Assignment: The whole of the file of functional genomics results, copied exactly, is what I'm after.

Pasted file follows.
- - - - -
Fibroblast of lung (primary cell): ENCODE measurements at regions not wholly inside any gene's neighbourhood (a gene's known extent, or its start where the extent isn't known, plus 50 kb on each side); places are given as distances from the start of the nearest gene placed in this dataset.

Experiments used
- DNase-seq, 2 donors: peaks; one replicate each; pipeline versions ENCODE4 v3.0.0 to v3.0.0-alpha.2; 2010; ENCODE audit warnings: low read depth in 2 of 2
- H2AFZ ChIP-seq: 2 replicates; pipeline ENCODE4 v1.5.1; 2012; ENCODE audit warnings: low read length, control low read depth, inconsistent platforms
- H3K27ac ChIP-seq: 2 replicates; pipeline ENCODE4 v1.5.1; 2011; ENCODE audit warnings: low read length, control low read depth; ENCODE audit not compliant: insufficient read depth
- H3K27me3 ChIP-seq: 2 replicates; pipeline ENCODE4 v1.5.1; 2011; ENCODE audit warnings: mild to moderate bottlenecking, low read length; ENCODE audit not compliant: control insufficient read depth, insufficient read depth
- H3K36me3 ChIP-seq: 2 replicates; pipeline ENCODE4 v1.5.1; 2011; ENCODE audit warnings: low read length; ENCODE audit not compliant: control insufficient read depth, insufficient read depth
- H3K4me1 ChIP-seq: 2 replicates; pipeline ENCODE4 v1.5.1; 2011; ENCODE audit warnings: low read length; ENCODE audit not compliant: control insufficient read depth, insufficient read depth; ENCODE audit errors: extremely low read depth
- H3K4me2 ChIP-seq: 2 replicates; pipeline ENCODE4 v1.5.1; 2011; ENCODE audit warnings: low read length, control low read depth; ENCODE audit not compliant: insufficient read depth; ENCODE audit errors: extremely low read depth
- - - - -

Fibroblast of lung (primary cell): ENCODE measurements at regions not wholly inside any gene's neighbourhood (a gene's known extent, or its start where the extent isn't known, plus 50 kb on each side); places are given as distances from the start of the nearest gene placed in this dataset.

Experiments used
- DNase-seq, 2 donors: peaks; one replicate each; pipeline versions ENCODE4 v3.0.0 to v3.0.0-alpha.2; 2010; ENCODE audit warnings: low read depth in 2 of 2
- H2AFZ ChIP-seq: 2 replicates; pipeline ENCODE4 v1.5.1; 2012; ENCODE audit warnings: low read length, control low read depth, inconsistent platforms
- H3K27ac ChIP-seq: 2 replicates; pipeline ENCODE4 v1.5.1; 2011; ENCODE audit warnings: low read length, control low read depth; ENCODE audit not compliant: insufficient read depth
- H3K27me3 ChIP-seq: 2 replicates; pipeline ENCODE4 v1.5.1; 2011; ENCODE audit warnings: mild to moderate bottlenecking, low read length; ENCODE audit not compliant: control insufficient read depth, insufficient read depth
- H3K36me3 ChIP-seq: 2 replicates; pipeline ENCODE4 v1.5.1; 2011; ENCODE audit warnings: low read length; ENCODE audit not compliant: control insufficient read depth, insufficient read depth
- H3K4me1 ChIP-seq: 2 replicates; pipeline ENCODE4 v1.5.1; 2011; ENCODE audit warnings: low read length; ENCODE audit not compliant: control insufficient read depth, insufficient read depth; ENCODE audit errors: extremely low read depth
- H3K4me2 ChIP-seq: 2 replicates; pipeline ENCODE4 v1.5.1; 2011; ENCODE audit warnings: low read length, control low read depth; ENCODE audit not compliant: insufficient read depth; ENCODE audit errors: extremely low read depth